A recent class action lawsuit against the Clean at SEPHORA program showcase fundamental issues that are worth unpacking. I wrote a shorter version of this on LinkedIn after the lawsuit was filed. Class action lawsuits are filed against beauty companies every day, why is this one garnering so much attention?
Clean Beauty (and Many Other Marketing Terms) Aren’t Defined
In the article Clean Beauty Isn’t Defined, Here’s How it Should Be, I discuss that clean is simply a short way of showcasing to consumers that a product was made without toxic ingredients. It’s important to note that while clean isn’t defined in the beauty industry, neither are “natural”, “dermatologist approved and tested“, “pharmaceutical grade”, “blue beauty”, “green” and many other terms. Beauty editors obsession with harping on the fact that “clean” isn’t defined feels misguided without properly sharing with companies that these other marketing terms are not. In the case of this class action lawsuit, SEPHORA clearly defines what clean means to them in their standards. Absent a legal definition, companies need to be explicit and SEPHORA has done so.
Clean Isn’t the Same as Natural
The person who instigated the class action lawsuit is upset by the use of a synthetic ingredient in a mascara she purchased as part of the clean program, but it’s not a “natural at SEPHORA” it’s a “clean at SEPHORA” program. There is an important distinction. The term clean didn’t come out of thin air, it was in response to a body of science that showed us that natural beauty wasn’t going to be the safest path forward to better products. This science shows that some natural ingredients can be toxic and many synthetic or lab made ingredients can be safe (and more sustainable). If the program was touting only natural ingredients I could see the justification, but what this shows is the larger misunderstanding that natural ingredients are always safer (there’s a term for it, called the appeal to nature fallacy).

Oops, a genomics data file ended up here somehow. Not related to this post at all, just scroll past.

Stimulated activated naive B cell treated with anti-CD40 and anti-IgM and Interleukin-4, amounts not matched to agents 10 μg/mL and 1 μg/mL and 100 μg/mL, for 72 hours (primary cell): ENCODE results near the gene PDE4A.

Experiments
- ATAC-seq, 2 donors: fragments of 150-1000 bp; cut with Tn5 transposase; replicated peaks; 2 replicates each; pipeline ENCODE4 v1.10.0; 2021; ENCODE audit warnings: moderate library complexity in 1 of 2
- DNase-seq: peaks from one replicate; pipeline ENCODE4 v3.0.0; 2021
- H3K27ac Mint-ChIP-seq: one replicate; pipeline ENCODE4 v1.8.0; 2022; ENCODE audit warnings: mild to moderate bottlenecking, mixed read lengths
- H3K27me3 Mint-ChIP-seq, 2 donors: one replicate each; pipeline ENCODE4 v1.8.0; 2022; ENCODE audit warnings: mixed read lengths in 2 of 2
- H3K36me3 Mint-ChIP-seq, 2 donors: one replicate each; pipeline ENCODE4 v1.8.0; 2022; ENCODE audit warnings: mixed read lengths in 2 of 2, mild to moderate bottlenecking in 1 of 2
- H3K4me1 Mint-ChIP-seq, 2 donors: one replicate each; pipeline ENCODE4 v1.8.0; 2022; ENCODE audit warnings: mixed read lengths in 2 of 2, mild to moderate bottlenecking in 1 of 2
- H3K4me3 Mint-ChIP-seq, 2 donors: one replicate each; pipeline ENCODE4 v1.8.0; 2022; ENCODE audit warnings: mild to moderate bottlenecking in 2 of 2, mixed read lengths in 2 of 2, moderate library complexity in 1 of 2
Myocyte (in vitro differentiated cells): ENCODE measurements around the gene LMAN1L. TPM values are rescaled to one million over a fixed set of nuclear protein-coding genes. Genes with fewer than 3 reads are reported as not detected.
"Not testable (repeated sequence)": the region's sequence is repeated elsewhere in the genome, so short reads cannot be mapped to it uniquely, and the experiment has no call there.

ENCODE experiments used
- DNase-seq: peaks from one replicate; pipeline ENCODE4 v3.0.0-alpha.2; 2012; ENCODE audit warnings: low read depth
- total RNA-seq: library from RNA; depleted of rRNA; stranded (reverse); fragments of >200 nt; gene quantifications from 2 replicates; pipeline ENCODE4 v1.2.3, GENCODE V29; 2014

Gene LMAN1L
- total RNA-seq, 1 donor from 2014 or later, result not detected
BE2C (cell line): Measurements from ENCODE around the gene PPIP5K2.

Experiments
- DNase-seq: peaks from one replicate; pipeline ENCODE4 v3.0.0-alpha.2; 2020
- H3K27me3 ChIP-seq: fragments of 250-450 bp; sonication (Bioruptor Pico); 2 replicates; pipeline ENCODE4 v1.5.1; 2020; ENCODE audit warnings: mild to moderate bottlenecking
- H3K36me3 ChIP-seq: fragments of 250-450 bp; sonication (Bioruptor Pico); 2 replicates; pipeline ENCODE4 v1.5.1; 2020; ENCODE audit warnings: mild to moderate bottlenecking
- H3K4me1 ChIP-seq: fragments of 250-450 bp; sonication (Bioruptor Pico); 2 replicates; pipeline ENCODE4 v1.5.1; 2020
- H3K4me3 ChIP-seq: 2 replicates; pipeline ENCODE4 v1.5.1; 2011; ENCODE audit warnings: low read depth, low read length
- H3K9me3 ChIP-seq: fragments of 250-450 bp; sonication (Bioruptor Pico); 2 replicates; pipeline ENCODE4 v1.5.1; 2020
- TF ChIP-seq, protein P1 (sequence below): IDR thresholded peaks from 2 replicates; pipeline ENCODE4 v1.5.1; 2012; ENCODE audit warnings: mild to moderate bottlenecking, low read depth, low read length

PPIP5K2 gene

Marketing is Only Part of the Story, Ingredients Must be Screened for Safety
Clean is the term of today, but as we have seen across sectors, new marketing lingo will be invented and will also need to be defined (there were class action lawsuits a decade ago over the use of the term “natural” as well). The greater desire to avoid greenwashing underscores what work needs to happen long before marketing copy is written: beauty brands need to screen ingredients for safety.
Safety too is a subjective word, so let’s get explicit about what I mean. Brands need to screen ingredients for safety informed not by outdated toxicology, but based on environmental health research that shows us chemicals are more complicated than we originally thought (hormone disruption compounds can be more harmful at low doses, PFAS are persistent and never leave our bodies or environment, asbestos was still showing up in talc supplies like in children’s makeup).
And finally, it’s time for the FDA to be granted the power to screen ingredients for safety prior to approving them for use in beauty products. There are only 33 ingredients partially restricted from beauty products in the United States and this authority (FDA assessing ingredients for safety) was not included in the recently passed Modernization of Cosmetics Regulation Act. Finally, clearly articulated federal definitions could cut down on all the noise about “clean” and focus us on what really matters, making products with safer ingredients and more sustainable packaging.